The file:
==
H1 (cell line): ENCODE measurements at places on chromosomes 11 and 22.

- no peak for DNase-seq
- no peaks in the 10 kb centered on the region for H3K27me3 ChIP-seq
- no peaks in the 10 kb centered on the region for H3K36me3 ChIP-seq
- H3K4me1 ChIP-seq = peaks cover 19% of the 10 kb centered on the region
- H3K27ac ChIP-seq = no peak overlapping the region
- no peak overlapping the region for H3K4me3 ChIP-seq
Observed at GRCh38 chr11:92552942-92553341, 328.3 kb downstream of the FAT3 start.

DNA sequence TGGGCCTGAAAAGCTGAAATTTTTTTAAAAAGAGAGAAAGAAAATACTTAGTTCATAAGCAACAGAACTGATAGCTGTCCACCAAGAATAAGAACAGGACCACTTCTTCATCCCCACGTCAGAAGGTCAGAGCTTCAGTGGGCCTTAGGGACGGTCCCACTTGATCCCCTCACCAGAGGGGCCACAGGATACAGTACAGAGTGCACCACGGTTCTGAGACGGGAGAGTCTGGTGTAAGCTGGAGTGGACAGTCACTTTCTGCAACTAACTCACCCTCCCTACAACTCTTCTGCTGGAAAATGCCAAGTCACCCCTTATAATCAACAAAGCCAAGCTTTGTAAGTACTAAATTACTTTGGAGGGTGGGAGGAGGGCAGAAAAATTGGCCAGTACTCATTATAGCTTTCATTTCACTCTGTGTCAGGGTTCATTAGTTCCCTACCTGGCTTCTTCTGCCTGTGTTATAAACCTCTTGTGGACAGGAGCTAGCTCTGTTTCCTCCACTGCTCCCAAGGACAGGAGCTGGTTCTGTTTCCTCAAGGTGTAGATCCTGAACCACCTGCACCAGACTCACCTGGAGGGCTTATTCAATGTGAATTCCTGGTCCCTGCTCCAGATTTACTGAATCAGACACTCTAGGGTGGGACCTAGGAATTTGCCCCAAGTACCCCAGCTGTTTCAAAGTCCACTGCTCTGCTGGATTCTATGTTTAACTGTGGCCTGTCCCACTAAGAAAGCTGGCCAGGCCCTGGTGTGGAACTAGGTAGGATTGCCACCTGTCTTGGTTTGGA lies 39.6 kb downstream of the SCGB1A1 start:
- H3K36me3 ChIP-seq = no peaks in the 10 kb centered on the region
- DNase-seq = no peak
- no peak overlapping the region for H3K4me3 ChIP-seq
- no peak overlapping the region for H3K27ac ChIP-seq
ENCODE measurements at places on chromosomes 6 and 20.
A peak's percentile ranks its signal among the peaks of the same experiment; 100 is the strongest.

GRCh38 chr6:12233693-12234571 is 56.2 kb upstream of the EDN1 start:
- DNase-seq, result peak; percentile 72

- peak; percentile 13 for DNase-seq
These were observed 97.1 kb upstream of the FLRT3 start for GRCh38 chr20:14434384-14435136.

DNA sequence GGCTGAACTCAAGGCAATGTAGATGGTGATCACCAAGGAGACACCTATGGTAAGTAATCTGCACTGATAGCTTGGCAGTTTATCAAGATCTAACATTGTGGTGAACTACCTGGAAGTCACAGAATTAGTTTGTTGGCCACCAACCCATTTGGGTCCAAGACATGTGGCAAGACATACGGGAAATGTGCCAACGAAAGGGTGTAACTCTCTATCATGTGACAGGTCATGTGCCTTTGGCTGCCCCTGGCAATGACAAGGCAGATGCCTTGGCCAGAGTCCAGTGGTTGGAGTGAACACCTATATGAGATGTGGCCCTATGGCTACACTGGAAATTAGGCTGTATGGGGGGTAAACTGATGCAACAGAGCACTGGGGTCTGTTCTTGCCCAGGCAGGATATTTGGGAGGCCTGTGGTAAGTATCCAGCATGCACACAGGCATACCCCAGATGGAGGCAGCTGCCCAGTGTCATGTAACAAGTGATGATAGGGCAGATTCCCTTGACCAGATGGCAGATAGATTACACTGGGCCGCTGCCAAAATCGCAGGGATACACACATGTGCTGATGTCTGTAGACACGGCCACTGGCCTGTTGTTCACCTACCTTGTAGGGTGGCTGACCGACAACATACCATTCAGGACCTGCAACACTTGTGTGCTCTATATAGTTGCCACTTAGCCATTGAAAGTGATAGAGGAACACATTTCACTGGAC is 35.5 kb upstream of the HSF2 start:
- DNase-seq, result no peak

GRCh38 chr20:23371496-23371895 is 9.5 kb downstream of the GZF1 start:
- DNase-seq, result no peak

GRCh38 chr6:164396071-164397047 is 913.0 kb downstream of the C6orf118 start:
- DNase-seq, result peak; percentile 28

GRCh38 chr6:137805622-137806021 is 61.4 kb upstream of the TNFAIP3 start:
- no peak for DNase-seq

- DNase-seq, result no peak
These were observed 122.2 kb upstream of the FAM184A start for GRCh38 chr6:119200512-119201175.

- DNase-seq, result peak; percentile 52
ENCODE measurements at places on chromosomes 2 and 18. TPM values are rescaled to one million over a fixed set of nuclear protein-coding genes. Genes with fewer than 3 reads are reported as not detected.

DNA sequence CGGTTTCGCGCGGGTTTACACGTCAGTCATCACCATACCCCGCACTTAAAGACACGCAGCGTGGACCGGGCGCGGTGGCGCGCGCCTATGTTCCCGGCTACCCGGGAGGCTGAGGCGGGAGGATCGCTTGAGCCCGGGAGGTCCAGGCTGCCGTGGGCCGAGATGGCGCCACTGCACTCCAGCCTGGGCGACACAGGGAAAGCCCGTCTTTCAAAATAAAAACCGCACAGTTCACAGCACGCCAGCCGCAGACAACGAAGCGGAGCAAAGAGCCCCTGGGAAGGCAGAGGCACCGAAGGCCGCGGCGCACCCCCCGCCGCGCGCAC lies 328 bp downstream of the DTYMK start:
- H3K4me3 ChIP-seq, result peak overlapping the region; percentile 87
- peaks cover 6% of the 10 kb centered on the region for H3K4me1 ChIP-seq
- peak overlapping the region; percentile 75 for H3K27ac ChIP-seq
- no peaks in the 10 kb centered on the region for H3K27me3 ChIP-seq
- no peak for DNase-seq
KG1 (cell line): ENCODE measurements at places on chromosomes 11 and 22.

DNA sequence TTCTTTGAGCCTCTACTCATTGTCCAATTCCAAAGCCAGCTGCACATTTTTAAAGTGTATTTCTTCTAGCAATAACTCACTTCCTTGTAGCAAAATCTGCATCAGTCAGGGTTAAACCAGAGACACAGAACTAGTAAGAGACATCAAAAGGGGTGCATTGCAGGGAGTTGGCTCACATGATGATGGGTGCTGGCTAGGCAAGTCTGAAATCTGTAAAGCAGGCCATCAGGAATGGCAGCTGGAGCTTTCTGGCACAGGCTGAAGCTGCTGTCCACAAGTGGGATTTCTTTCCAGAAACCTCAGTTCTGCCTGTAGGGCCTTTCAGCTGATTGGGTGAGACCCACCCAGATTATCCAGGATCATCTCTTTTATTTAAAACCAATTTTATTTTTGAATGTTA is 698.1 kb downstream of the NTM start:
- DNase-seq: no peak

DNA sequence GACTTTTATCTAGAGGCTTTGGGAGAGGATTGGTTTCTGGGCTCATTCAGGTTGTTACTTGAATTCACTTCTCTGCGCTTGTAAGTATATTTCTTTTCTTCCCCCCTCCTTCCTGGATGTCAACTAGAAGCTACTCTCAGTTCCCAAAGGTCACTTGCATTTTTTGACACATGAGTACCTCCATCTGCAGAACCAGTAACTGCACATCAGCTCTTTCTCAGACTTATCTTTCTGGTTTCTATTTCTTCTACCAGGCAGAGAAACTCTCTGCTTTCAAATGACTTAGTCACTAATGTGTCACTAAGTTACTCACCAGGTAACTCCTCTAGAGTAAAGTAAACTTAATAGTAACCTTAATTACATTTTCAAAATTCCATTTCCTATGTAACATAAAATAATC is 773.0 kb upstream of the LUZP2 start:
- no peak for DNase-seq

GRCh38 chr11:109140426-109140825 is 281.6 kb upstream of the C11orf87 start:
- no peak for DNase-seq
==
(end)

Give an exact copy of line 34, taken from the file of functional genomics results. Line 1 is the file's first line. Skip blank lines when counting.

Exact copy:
- peaks cover 6% of the 10 kb centered on the region for H3K4me1 ChIP-seq